Failing to register can mean missing out on best credit deals and online services

UK, April 14, 2022: Young people in the UK who became eligible to vote in 2021 are far more likely to be using social media platforms than registered on the electoral roll, according to new analysis from Experian.

The research found that 227,087 18-year-olds in the UK registered on the electoral roll1 in 2021 – that’s nearly three times less than the estimated 657,356 who used Instagram at least once a month in the same year2.

Other social media platforms, including Snapchat, TikTok, Facebook and Twitter, also boast more monthly users of this age, compared to those registered to vote.

Registering is easy - you can now do this online at You must now provide your National Insurance number and date of birth when you register. Alternatively, you can contact your council for a form.

John Webb, Senior Consumer Affairs Executive at Experian, said: “People who haven’t registered to vote may not realise it’s not just about having your say on election day, it can also benefit you in other ways too. It can help protect your identity and also increase your chances of getting credit. So it’s definitely worth registering as soon as you can.

“Being on the electoral roll is particularly important for younger people looking to access mainstream financial services. Many young adults may be in a position where they are virtually invisible to the financial system because there’s not enough information available to lenders about them. Taking this simple step should be seen as essential to start building a credit history from scratch”

Lenders and other service providers use the electoral roll to help check your identity online so, for example, it could help you access a wide range of services, including applying for a passport. It can also be used to calculate your credit rating, potentially helping you access cheaper and more affordable borrowing. Getting on the electoral roll typically increases someone’s Experian Credit Score3 by around 50 points.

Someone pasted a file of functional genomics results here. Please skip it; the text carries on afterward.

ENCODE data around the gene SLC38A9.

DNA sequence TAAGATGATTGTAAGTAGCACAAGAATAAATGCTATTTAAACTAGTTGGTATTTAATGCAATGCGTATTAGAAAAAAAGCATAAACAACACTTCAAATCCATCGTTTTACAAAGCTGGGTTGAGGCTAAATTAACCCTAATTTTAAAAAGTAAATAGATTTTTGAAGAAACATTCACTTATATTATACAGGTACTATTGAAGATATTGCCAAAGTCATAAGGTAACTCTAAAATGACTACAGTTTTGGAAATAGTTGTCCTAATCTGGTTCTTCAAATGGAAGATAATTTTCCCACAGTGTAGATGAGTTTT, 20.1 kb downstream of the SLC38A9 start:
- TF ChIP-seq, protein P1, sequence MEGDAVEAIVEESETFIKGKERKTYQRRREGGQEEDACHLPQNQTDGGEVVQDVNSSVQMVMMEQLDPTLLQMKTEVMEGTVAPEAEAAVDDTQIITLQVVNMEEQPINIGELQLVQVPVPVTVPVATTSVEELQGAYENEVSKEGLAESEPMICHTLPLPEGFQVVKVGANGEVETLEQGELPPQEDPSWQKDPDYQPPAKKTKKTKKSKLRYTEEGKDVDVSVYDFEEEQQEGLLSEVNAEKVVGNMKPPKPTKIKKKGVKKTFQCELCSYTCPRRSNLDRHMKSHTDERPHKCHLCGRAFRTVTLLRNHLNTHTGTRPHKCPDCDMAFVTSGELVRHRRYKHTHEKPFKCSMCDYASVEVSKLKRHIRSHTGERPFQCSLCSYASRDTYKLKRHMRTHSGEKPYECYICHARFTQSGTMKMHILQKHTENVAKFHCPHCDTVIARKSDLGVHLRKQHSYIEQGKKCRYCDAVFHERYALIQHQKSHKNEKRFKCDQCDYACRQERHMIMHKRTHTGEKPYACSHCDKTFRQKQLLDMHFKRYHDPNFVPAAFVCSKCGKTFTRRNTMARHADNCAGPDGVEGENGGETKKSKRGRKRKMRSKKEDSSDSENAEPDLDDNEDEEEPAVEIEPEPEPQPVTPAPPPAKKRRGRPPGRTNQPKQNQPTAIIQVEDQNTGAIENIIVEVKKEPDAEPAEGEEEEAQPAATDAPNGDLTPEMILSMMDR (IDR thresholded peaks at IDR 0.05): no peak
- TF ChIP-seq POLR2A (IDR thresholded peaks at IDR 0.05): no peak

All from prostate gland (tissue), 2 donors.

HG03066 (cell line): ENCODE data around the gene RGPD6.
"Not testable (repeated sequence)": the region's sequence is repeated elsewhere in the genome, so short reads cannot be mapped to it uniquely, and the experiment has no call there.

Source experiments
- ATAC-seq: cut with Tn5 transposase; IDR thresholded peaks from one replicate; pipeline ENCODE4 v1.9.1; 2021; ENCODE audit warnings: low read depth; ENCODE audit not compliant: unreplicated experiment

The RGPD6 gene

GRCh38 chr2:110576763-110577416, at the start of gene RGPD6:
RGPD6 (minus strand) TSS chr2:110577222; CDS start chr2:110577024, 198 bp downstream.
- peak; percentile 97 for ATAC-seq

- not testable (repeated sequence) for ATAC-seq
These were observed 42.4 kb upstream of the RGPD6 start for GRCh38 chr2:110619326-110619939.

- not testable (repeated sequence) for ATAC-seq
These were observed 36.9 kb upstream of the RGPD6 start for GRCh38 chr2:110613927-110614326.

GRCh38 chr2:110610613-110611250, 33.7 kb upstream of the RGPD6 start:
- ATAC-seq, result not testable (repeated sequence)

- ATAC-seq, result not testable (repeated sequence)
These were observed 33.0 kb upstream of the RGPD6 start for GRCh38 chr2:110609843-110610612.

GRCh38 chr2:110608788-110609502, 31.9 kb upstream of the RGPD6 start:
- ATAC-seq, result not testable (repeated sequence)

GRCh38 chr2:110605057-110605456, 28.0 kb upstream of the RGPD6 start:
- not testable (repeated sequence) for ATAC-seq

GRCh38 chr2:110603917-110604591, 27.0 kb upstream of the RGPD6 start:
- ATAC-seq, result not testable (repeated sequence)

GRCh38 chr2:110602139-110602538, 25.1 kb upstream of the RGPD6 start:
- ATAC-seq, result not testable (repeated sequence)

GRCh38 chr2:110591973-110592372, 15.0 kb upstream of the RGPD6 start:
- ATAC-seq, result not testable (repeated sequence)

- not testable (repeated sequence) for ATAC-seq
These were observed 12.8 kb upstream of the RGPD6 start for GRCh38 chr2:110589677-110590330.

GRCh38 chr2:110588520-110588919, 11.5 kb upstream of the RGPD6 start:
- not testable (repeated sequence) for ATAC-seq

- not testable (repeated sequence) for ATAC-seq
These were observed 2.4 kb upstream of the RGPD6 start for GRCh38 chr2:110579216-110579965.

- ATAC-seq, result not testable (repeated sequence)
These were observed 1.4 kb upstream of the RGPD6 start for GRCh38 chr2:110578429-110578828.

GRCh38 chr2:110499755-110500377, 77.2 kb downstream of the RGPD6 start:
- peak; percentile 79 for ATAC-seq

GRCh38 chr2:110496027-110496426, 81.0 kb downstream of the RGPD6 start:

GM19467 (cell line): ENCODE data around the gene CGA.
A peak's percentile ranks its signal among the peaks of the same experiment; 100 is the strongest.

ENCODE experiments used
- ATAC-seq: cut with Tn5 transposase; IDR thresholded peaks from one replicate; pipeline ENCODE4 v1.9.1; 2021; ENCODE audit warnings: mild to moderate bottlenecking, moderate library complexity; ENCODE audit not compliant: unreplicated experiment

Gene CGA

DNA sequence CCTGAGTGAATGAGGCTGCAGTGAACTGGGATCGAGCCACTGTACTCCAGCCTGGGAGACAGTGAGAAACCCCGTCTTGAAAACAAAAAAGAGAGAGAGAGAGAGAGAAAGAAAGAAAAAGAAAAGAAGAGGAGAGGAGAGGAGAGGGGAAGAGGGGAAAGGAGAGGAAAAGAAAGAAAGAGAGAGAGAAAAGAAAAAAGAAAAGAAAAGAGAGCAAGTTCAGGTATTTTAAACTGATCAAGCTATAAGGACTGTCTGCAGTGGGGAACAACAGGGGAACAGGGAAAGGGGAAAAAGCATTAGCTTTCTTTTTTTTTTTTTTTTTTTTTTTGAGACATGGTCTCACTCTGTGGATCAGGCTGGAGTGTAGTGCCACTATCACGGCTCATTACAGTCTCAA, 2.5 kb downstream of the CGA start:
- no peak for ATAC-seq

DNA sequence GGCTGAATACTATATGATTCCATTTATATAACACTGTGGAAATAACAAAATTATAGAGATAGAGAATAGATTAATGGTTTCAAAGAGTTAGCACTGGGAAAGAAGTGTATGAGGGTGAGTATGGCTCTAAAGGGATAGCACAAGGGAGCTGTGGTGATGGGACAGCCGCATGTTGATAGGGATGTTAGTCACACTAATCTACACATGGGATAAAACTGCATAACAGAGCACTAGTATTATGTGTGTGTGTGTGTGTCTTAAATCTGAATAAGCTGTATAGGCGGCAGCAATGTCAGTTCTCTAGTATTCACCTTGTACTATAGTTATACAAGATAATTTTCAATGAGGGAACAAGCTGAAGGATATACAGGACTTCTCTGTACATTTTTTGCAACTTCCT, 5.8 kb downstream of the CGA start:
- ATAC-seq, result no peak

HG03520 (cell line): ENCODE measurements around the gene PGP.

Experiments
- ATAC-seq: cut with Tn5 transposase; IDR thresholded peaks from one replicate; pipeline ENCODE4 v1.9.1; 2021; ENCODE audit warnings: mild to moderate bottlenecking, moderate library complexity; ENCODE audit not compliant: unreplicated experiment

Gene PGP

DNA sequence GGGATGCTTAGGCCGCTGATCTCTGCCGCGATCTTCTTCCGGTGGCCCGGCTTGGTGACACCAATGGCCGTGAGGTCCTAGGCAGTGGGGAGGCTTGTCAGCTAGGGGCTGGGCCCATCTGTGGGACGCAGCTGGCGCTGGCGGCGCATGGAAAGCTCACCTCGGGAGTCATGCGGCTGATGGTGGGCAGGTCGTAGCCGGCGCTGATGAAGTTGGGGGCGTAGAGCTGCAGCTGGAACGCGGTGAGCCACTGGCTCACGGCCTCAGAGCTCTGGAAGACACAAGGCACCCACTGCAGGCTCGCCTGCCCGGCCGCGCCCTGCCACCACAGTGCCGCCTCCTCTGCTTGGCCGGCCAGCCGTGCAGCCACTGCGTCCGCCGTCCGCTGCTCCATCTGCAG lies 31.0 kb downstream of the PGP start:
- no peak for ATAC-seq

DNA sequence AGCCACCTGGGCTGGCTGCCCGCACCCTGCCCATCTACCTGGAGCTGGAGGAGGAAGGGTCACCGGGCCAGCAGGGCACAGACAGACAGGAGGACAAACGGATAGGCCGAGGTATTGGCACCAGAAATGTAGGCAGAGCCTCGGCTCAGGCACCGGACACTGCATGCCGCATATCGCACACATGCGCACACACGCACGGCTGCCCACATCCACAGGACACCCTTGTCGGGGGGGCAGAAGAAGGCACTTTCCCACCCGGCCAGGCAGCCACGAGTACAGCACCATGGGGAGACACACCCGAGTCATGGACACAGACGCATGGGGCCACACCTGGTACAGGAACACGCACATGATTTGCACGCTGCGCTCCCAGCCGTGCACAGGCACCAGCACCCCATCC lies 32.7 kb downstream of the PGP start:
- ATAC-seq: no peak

Six ways you can benefit by getting on the electoral roll

  1. Registering to vote improves your credit score.

Your Experian Credit Score reflects your chances of getting approved by lenders, for things like a loan, credit card or even a mobile phone contract. When you register to vote, your electoral details are recorded on your report. This data helps lenders confirm your name and address, so your score will increase as a result, and make getting credit easier

  1. You can save time on credit applications.

If lenders can’t confirm your details via the electoral roll, they may ask for other forms of identity and proof of address. This can delay your application, so registering to vote can save you time in the long run.

  1. It’s easier to access certain services.

Lenders aren’t the only organisations who use your electoral details to identify you. Registering to vote can also give you easier access to insurance, legal and accounting services, as well as some public services (such as getting a passport).

  1. You can have your say.

The main purpose of registering is so you can vote in the local and general elections, giving you some influence over their outcome.

  1. You’ll be more protected.

If you registered to vote at a previous address, it’s important to re-register at your new home. This can help you avoid identity theft and fraud.

  1. You may find job applications easier.

Some employers – particularly those in the financial sector – will use the electoral roll to check your details when you apply for a job.



Table 1: UK 18-year-olds who have using social media at least once a month2


18-year-olds in the UK who use these platforms at least monthly  











 Notes to editor:

[1] Number of 18-year-olds registered on the electoral roll taken from Experian dataset based on 462 local authorities in the UK.

[2] Social media figures combine metrics from GWI survey and the total population of 18-year-olds in the UK taken from ONS and Experian datasets.

[3] The Experian Credit Score runs from 0-999 and is an indication of how a lender would see you based on the information provided in your Experian Credit Report. The higher your score, the greater chance you have of getting the best credit deals. Bands: Very Poor (0-560), Poor (561-720), Fair (721-880), Good (881-960), Excellent (961-999).

Media contacts:

Joseph Green, Senior PR Manager, Corporate & Business, UK&I, Experian

Tel: +44 (0)7812 737 768  / E:

About Experian

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